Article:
Few women admit this, but I believe the unacknowledged, undealt-with pain of friendship forces our generation onto an untethered overhang of isolation, threatening our ability to live whole, purposeful lives.
So I’m throwing my confession out to you today: I think friendship hurts.
As women, we don’t deal the pain which festers when another woman hurts us. Instead, we stuff it into the side pocket of our purse next to the worn-down, half-melted tube of lipstick.
But it turns up again and again.
Each time we reach in to find spare change or a pen or a mirror, we find smudges of unhealed friendship wounds all over our fingers–smudges we need to learn to wash away so we can grasp the hand of another, clean and free.
Because as much as friendship hurts, friendship is the one thing we cannot–should not–do without.
Friendship wounds come from many places. Mine stem from deep-seated shame and distrust, remnants of childhood abuse, betrayal by close females who knew about and subjected me to the abuse, and many friendship failures.
Over the years, I tried to make friends and be a friend, like a toddler trying to thread pony beads on a string. Every time I added a new bead, one fell off the bottom. Or I tried to push my thread through a misshapen bead missing a hole. Or I couldn’t find the color I was looking for. Or a bead with sharp edges cut me and made me bleed.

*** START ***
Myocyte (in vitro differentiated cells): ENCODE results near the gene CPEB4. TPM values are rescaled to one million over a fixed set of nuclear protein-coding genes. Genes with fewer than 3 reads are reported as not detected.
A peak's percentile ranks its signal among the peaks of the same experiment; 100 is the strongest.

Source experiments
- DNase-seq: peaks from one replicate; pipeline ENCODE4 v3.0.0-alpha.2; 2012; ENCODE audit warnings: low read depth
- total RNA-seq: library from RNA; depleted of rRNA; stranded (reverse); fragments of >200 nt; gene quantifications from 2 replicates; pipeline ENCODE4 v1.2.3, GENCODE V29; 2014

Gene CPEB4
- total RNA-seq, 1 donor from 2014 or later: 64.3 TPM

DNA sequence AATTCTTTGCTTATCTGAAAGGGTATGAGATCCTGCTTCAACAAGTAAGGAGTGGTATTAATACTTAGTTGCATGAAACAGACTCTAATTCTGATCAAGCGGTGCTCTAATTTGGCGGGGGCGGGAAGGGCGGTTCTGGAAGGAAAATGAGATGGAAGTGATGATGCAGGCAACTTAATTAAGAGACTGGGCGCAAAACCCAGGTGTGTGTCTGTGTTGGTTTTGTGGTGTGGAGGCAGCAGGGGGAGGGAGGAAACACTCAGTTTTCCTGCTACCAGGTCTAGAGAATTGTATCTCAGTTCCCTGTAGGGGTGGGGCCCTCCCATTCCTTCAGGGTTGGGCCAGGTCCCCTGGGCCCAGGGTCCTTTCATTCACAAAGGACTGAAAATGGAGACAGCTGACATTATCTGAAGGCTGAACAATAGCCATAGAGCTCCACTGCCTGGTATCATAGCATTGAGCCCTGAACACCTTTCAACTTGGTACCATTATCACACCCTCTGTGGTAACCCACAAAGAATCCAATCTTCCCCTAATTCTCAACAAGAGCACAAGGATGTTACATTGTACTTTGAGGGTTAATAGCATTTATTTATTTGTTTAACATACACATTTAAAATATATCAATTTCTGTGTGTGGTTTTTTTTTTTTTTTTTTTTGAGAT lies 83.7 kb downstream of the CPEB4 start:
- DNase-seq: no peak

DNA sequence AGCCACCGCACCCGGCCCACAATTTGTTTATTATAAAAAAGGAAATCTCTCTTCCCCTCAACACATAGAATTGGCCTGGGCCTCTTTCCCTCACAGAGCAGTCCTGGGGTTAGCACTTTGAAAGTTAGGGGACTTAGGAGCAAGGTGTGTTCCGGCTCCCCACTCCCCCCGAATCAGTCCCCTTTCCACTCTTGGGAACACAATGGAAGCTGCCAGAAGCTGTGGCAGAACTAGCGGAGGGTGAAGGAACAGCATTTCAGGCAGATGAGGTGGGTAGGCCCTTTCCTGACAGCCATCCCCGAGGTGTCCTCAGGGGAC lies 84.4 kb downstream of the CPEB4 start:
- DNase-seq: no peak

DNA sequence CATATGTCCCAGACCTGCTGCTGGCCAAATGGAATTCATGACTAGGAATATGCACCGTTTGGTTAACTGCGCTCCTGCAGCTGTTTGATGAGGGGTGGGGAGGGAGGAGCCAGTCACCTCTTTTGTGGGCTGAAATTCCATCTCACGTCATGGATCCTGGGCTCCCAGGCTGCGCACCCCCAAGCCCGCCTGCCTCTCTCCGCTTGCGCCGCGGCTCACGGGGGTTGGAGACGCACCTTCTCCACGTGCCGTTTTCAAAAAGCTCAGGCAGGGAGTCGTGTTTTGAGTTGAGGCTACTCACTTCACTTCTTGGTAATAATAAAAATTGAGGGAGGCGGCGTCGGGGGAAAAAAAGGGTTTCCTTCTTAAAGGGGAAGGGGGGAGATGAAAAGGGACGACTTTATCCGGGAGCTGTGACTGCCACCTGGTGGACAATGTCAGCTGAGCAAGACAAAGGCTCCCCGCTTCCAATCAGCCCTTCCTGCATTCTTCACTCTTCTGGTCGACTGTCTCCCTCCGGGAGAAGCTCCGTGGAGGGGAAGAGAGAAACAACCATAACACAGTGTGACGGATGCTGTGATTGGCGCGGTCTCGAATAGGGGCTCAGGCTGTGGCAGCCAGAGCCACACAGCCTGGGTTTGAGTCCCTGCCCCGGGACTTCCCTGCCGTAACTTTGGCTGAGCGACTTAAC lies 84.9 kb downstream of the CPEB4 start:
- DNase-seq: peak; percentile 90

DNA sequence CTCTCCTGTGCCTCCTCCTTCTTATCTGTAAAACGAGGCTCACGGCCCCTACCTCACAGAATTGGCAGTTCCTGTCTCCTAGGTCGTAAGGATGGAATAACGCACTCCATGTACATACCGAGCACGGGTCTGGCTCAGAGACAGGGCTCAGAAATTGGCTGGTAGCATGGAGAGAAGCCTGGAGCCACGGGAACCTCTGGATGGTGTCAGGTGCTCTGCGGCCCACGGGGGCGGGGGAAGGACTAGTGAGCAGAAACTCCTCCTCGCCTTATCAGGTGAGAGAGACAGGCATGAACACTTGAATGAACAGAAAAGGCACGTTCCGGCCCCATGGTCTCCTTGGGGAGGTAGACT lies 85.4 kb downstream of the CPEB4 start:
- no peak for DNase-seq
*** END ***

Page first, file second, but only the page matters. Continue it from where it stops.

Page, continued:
So, at times, opening my heart to others feels wrong and near-catastrophic. Yet I press on, because the One person who’s never betrayed me tells me friendship is good. Friendship is needed. Friendship helps us live out our purpose.
What about you?
Have you been wounded in a way that makes friendship scary, even painful?
How have you learned to forgive old friendship wounds?
How do you rekindle a heart for friendship–either by being a friend, or allowing others to befriend you?